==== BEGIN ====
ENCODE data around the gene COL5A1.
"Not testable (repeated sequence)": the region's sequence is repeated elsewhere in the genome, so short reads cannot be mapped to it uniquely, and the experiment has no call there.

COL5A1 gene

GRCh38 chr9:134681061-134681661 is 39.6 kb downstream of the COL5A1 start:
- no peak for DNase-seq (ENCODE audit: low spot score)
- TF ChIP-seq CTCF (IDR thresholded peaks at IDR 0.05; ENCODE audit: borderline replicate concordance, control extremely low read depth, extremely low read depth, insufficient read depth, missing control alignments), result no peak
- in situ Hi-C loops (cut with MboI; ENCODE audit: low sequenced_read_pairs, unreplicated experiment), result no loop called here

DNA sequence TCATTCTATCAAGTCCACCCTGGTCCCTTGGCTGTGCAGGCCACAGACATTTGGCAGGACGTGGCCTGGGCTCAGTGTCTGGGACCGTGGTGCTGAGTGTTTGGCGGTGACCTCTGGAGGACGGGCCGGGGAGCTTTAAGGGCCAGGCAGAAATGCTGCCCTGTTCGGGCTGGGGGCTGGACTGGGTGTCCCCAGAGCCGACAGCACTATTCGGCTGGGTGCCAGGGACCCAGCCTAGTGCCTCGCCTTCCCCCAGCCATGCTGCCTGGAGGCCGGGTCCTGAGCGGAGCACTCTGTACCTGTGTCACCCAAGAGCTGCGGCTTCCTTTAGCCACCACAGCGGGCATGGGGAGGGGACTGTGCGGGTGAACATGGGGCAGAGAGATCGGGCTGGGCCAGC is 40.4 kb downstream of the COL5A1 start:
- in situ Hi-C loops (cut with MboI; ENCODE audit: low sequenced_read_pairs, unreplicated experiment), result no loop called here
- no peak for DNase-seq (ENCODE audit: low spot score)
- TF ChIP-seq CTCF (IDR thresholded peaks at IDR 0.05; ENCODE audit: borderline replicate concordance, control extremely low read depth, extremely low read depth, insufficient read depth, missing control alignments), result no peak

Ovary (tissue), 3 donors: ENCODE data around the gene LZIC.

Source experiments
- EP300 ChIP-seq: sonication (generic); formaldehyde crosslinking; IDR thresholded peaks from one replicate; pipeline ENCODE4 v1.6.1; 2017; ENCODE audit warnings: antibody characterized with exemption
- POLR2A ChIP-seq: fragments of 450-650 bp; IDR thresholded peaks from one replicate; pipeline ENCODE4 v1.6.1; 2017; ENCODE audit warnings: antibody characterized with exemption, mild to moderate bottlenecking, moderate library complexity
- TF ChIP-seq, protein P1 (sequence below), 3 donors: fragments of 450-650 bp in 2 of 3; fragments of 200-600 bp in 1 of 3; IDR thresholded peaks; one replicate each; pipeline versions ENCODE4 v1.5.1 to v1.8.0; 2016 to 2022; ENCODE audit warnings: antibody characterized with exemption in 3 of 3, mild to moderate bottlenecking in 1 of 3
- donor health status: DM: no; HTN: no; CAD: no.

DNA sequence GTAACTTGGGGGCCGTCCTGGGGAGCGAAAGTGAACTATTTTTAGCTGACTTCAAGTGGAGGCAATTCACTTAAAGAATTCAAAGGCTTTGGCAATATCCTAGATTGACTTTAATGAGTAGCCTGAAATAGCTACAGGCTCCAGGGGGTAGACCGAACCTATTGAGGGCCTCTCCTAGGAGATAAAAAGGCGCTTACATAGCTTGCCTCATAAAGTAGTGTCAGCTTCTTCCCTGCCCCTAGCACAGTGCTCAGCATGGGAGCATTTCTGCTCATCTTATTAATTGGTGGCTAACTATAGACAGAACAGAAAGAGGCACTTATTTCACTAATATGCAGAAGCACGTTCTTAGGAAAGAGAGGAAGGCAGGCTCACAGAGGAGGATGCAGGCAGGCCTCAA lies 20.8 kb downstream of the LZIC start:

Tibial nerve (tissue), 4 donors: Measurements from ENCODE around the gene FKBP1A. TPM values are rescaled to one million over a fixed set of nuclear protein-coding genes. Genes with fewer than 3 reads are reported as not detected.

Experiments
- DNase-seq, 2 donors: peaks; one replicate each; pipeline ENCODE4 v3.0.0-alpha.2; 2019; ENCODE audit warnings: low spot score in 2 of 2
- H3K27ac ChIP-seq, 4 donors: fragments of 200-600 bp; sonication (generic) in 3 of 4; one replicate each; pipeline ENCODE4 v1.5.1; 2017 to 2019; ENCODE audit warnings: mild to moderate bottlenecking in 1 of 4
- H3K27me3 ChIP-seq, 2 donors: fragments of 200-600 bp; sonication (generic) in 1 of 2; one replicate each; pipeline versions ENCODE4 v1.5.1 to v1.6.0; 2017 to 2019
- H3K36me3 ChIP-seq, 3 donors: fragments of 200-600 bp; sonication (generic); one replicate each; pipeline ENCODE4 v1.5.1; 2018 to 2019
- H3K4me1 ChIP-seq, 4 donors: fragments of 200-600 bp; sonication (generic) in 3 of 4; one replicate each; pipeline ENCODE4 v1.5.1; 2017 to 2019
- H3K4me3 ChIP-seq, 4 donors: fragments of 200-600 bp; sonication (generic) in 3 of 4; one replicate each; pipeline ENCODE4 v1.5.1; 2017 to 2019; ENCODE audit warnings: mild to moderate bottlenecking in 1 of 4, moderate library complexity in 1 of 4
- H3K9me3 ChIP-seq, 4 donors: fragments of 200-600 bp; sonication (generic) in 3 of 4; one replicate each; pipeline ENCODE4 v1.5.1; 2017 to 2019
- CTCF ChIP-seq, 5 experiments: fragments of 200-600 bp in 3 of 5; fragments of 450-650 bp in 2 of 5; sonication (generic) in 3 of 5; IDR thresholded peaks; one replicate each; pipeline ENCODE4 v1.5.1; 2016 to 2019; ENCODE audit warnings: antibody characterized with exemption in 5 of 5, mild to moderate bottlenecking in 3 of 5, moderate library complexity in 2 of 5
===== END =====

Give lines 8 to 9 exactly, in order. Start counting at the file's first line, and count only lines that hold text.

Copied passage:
DNA sequence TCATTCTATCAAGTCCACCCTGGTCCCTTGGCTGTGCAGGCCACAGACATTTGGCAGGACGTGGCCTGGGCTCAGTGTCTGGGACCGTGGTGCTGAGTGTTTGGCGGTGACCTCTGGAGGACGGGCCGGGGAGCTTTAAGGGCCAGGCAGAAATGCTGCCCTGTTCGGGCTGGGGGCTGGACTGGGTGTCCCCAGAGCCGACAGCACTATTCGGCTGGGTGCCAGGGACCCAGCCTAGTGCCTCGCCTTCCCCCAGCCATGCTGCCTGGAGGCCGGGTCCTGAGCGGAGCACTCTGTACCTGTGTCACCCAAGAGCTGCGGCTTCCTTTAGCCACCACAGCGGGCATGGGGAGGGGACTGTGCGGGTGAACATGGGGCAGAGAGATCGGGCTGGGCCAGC is 40.4 kb downstream of the COL5A1 start:
- in situ Hi-C loops (cut with MboI; ENCODE audit: low sequenced_read_pairs, unreplicated experiment), result no loop called here